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A wary subject: Ann Zane Shanks’ Woman in Third Avenue Doorway.

Sociology in Black-and-White
By David Brickman

Ann Zane Shanks: Behind the Lens

New York State Museum, through Feb. 26, 2006

Ann Zane Shanks: Behind the Lens, an exhibit of photographs and a short film curated by Bonnie Yochelson for the New-York Historical Society and now placed in a back gallery at the New York State Museum, is not to be overlooked. Nearly all the pictures date from the ’50s, ’60s and ’70s, and they mostly resemble other first-rate work from that period—but these photographs are also first-rate, even if lesser known than those by the top figures in photography of the time.

Ann Zane Shanks was one of those special women of her generation who broke with tradition to have both a high-powered career and a family. It can be hard to believe that, before feminism, this was not considered possible: To insist on “having it all” was an act of bravery in the time before Gloria Steinem (one of Shanks’ subjects), and Shanks’ work reveals both her great courage and an equal degree of compassion.

Comprising about 70 black-and-white photographs (and one in color), Behind the Lens revisits a time when social issues were mainstream concerns and journalism meant radio and daily newspapers and picture magazines (later replaced by television) that just about everybody followed. Within this context, Shanks combined a social worker’s sensitivity, an activist’s passion and an artist’s eye to make beautiful photographs that conveyed urgent messages.

With training in urban studies and encouragement from members of the Photo League in New York, Shanks’ first major project documented the soon-to-be-dismantled Third Avenue El in 1953, capturing the faces of riders on their daily commute. This work was shown in an exhibition at the Museum of the City of New York in 1955.

A subsequent project, commissioned by the Housing Authority in 1958, shows slum dwellers in Norfolk, Va., harking back to the enormously important Farm Security Administration and WPA photographic projects of the ’30s and ’40s that gave us many unforgettable images by such greats as Dorothea Lange and Walker Evans. In both projects, Shanks’ work compares favorably to her renowned predecessors.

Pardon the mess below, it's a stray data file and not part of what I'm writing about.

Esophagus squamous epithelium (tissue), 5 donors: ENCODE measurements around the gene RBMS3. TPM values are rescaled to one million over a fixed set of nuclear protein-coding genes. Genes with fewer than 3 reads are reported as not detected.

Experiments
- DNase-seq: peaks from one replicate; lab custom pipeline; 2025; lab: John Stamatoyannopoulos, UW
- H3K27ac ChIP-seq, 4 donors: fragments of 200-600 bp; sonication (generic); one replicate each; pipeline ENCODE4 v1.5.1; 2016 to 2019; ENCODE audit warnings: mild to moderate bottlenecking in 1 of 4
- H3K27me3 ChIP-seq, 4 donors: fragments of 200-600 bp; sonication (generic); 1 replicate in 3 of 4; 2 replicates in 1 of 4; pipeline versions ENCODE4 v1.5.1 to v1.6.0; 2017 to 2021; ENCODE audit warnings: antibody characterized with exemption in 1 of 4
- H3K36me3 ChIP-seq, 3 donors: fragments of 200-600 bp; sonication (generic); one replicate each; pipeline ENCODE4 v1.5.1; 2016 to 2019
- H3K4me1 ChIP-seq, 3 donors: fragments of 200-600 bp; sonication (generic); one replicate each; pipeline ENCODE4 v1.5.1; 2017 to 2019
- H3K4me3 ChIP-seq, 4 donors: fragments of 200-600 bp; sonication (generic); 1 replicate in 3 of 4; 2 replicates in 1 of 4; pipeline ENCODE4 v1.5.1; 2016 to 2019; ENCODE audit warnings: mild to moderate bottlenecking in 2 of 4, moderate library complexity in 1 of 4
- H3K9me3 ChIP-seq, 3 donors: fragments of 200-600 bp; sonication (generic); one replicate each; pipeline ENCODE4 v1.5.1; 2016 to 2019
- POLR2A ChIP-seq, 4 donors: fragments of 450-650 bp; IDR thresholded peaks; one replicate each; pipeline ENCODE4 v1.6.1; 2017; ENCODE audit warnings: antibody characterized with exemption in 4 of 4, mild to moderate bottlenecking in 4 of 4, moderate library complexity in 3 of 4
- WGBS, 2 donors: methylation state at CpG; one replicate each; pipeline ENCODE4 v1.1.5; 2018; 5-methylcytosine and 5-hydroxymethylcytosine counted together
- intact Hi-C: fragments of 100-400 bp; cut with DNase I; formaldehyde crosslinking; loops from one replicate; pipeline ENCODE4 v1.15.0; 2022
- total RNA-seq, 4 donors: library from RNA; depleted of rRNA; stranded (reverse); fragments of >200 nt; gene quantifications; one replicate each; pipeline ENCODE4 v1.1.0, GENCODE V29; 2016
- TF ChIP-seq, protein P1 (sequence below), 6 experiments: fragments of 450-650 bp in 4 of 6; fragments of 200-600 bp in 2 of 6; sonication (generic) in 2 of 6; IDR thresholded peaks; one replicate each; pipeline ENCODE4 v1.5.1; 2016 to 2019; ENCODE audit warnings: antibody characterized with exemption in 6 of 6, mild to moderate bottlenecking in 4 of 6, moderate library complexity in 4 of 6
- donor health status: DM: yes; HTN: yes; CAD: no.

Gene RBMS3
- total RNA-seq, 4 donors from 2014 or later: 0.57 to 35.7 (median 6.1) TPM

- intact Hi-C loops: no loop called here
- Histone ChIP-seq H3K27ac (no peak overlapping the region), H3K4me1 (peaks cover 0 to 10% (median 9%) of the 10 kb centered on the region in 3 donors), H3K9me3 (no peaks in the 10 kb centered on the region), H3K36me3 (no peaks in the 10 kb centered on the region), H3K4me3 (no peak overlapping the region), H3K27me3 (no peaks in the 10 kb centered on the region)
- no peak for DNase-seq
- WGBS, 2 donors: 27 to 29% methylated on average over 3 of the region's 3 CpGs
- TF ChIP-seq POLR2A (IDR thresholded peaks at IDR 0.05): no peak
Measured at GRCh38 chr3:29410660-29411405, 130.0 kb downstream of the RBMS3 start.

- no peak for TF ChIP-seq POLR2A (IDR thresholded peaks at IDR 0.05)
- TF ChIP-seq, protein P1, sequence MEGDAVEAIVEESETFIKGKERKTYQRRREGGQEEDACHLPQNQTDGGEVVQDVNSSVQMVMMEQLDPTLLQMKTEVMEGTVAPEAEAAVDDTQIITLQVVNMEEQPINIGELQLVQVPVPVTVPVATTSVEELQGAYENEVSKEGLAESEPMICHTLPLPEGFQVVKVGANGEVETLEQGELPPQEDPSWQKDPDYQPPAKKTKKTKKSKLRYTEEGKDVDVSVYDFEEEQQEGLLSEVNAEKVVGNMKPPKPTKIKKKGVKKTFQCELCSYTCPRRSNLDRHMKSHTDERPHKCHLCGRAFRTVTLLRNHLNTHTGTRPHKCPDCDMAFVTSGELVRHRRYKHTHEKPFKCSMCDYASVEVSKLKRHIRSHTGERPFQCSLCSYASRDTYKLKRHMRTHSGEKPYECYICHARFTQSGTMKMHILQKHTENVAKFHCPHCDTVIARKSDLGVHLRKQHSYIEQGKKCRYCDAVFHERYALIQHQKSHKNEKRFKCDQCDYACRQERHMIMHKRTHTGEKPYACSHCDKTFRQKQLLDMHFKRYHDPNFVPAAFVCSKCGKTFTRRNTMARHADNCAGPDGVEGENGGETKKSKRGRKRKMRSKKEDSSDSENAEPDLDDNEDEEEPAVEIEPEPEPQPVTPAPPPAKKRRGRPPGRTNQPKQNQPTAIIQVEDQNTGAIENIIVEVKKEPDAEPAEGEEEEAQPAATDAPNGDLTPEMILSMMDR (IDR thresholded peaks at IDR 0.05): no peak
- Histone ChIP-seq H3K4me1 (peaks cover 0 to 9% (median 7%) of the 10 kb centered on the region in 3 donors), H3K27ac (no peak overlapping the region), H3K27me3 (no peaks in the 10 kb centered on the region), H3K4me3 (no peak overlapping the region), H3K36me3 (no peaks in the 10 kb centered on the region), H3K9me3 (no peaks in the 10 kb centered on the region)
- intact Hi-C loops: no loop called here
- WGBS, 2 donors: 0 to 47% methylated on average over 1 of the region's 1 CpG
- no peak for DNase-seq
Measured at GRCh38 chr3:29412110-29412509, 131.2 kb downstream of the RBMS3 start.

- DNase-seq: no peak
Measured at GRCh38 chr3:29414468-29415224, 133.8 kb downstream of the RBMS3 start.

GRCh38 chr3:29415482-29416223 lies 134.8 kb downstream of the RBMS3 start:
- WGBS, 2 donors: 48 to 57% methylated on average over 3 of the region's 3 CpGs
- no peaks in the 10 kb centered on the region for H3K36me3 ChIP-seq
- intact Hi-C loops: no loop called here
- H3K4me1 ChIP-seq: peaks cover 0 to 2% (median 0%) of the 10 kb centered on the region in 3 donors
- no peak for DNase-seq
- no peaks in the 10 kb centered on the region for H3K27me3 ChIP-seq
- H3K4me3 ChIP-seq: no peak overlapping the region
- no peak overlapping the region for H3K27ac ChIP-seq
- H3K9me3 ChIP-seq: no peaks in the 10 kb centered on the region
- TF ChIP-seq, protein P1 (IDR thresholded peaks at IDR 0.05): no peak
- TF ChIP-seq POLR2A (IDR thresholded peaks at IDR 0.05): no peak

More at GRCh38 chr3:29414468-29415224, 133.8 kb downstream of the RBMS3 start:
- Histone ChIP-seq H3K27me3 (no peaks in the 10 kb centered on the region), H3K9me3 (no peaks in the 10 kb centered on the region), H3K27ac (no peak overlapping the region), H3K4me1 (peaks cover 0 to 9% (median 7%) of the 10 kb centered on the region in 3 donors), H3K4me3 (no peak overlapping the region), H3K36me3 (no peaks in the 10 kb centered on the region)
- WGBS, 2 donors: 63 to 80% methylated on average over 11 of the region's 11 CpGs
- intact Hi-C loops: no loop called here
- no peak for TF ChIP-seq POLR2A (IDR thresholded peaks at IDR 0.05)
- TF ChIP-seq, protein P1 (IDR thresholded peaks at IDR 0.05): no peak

Shanks also had a theatrical background and connections to the entertainment world, leading to regular assignments to photograph stars and impresarios of Broadway, movies and television. To these tasks she brought the same unpretentious approach that informed her earlier work, resulting in remarkably natural, yet powerful portraits of such personalities as Catherine Deneuve, Jack Paar, Jason Robards and Judy Garland.

One particularly riveting example from this body of work (made in the mid-1960s) is a portrait of a radiant 16-year-old Anjelica Huston, captured in a moment of repose on the Austrian set of a period film being shot by her father, John Huston. A soft alpine landscape in the background and the lavishly embroidered sleeve of her costume create an archaic European atmosphere, which is then deliciously broken by Huston’s mod ’60s sunglasses and long, black hair.

Speaking of the ’60s, the 12-minute film (in color) titled Central Park is a real period piece in itself. Featuring a jazzy soundtrack punctuated by snippets of trumped-up dialogue, it celebrates the hippies, lovers, children and oldsters who enjoy a day in the park at the height of the free-love era. It was a time of innocence and awakening, which is both captured in the film and represented by the film’s silly optimism and broad humor. And here’s a bit of trivia for photo buffs: The cameraman was a young Ralph Gibson (who would shortly go on to distinguish himself in publishing and as a member of the Leo Castelli stable, then judge the first Photography Regional here in 1979).

Other public exposure of Shanks’ work is represented in the exhibition by originals of magazines carrying photo essays and her three books, published in 1973, 1975 and 1982; all these are shown in glass display cases. Also presented are pictures taken while traveling to Rome in 1954, to the Bahamas in 1960, and to Israel in 1968. In these, she applies the same sensitivities and polished use of black and white, resulting in graphically potent and appealing images.

At the same time, Shanks, a native of Brooklyn, was photographing on the streets of New York, where she found particular resonance in the women she would find there. Several of these pictures shine—but the best of them, and perhaps the best in the whole exhibition, was taken of a woman in a Third Avenue doorway in 1958. Here, we have a black-and-white photograph that resembles nothing so much as a 16th-century Dutch painting: Atmospheric, touching and emotionally true, this picture carries the essence of what makes Shanks’ contribution matter. She is a wonderful discovery.


Peter Acheson: Paintings

A.D.D. Gallery, through Sept. 11

In an impressive display of the power of painting for its own sake, Ghent-based Peter Acheson presents 31 very small works at A.D.D. Gallery in Hudson that intrigue, confound and delight the senses. His deep involvement with the language of color and quirky personal vocabulary of shapes and marks is readily apparent in these mostly unframed oils on board.

What is not apparent is just what drives and directs such a pursuit—a mystery that I found more and more gripping the more I looked. How does a painter create a 6-by-10-inch quartet of gestures that somehow grabs your attention from a shop window and holds it as you stand gaping on the sidewalk? What process guides the decisions that lead to a certain composition and set of color relationships?

Acheson’s style of abstract quasi-minimalism is not unique, but it is not often seen so concentrated; even more rarely is it so totally convincing. See it if you can.

—David Brickman

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